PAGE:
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Karin J. Barnes

Bio: Karin J. Barnes is an academic researcher from University of Texas Health Science Center at San Antonio. The author has contributed to research in topics: Occupational therapy & Cerebral palsy. The author has an hindex of 9, co-authored 13 publications receiving 455 citations.

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TL;DR: A significant negative correlation was found between the percentage of IEP objectives met variable and three collaborative variables--team meetings, reviewing progress, and develop goals and objectives, indicating that as the frequency of these team processes increased, fewer objectives were met.
Abstract: Objective A descriptive, correlational study using a survey instrument and record review was designed to describe collaboration practices between teachers and occupational therapists in public schools and to explore relationships of these practices to individual education plan (IEP) objectives and teachers' perceptions of occupational therapy contributions to student skill development. Method Forty teachers of students who receive occupational therapy comprised the sample. Descriptive statistics and Spearman rank order correlations were used to describe the practices and to determine associations among the variables. Results and conclusions The findings indicated that teachers and occupational therapists were using collaborative team practices, such as jointly developing goals and objectives, collaboration within the classrooms, jointly monitoring interventions, and jointly reviewing student progress. However, scheduling team meetings was difficult. The majority of respondents stated that occupational therapy contributed to student skill development, and as collaboration practices increased, the teachers' perceptions of occupational therapy contribution to student skill development increased. A significant negative correlation was found between the percentage of IEP objectives met variable and three collaborative variables--team meetings, reviewing progress, and develop goals and objectives. This finding indicated that as the frequency of these team processes increased, fewer objectives were met.

104 citations

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TL;DR: Perceived lack of knowledge and confusion about occupational therapy's role may lead to underutilization of occupational therapy for addressing the complex needs of children with emotional disturbances.
Abstract: The purpose of this study was to identify the perceived appropriateness, extent, and types of services provided by occupational therapists to children with emotional disturbances in public schools. A nationally mailed survey was conducted of randomly selected school occupational therapists derived from the American Occupational Therapy Association School System Special Interest Section list. The sampling frame was 982 with a response rate of 48% (n = 476). Eighty-seven percent of all respondents were supportive of school occupational therapy for students with emotional disturbances, although these students made up only a small proportion of their caseload. The therapists indicated that a variety of intervention approaches were used with most targeting educational areas, especially handwriting. The most commonly reported intervention was sensory integration. Many respondents perceived that they could not provide effective interventions because they were not appropriately trained. Perceived lack of knowledge and confusion about occupational therapy's role may lead to underutilization of occupational therapy for addressing the complex needs of children with emotional disturbances. Further research and discussion are needed in the profession to arrive at consensus regarding what approaches are most appropriate and effective in schools.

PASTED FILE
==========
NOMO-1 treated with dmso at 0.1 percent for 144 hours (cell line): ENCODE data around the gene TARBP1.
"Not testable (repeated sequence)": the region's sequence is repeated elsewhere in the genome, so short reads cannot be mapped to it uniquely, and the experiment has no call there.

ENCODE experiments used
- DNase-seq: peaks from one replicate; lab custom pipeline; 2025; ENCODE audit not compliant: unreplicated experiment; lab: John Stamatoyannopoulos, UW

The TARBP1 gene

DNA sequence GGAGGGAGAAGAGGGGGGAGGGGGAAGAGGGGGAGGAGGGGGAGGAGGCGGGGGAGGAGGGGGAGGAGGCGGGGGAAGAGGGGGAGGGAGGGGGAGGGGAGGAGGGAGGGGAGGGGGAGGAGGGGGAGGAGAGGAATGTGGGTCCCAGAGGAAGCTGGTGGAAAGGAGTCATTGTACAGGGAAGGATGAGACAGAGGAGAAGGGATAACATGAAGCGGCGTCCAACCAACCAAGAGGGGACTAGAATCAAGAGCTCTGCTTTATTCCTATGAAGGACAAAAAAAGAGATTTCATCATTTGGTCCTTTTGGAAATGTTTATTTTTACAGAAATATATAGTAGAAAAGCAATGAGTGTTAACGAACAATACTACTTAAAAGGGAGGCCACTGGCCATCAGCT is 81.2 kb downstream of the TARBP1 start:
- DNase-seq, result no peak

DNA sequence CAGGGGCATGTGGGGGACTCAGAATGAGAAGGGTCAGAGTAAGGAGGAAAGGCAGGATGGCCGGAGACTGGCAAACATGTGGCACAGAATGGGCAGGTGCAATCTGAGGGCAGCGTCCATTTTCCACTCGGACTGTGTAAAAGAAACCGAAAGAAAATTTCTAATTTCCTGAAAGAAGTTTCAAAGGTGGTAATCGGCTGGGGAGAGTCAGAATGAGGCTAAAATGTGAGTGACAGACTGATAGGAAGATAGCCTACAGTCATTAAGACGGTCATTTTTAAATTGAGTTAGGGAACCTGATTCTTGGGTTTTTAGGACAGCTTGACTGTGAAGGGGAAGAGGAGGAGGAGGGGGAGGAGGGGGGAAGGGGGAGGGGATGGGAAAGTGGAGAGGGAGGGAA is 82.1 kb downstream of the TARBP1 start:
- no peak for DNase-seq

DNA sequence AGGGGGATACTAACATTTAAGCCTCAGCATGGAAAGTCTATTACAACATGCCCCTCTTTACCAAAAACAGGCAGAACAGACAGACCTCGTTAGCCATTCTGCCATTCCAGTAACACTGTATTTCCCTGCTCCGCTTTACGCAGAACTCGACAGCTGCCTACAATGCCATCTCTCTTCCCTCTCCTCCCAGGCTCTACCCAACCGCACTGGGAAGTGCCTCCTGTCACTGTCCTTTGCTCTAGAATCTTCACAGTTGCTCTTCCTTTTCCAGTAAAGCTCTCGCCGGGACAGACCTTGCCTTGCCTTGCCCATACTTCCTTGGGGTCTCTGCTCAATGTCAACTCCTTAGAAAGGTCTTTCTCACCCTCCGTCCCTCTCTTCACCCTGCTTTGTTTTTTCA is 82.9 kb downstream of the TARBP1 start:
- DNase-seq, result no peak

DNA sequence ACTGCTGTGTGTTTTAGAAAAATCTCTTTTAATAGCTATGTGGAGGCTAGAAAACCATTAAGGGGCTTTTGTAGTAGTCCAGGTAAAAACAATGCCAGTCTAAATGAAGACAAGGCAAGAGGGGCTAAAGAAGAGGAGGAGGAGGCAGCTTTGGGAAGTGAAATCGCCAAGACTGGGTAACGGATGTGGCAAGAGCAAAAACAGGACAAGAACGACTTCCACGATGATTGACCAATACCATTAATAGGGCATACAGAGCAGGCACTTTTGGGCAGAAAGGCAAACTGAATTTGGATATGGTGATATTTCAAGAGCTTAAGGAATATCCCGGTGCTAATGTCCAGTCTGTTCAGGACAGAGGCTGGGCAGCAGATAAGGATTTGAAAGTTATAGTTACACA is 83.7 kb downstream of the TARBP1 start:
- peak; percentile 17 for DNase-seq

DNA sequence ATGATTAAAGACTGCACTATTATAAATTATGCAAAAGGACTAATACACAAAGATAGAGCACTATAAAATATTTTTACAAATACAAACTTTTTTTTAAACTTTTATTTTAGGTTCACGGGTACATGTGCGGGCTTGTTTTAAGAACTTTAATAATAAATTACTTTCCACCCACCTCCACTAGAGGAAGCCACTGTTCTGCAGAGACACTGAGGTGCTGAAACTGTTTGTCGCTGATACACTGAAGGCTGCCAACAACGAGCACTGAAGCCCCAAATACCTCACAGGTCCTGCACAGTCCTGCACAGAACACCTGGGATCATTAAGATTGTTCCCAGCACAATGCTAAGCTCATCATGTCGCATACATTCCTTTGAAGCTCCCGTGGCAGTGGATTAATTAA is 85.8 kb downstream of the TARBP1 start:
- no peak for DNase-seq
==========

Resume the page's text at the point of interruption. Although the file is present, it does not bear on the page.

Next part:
56 citations

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TL;DR: Preliminary results indicate programs that target self-regulation skills may be useful in helping to improve self- regulation of children with emotional disturbance.
Abstract: Children with emotional disturbance frequently have difficulty regulating their classroom behaviors. Many have co-occurrence of other disabilities, such as sensory processing problems, which compound difficulties in school participation. This exploratory project evaluated the 8-week-long use of the Alert Program within the classroom setting for seven children with emotional disturbance. Five children with emotional disturbance served as a control group. Self-regulation, behavioral adjustments, and sensory processing skills as reported by the children and teachers were evaluated. Changes from pretest to posttest indicated that children who received the Alert Program demonstrated a small improvement on all measures while performance of the control group remained relatively constant or decreased. These preliminary results indicate programs that target self-regulation skills may be useful in helping to improve self-regulation of children with emotional disturbance.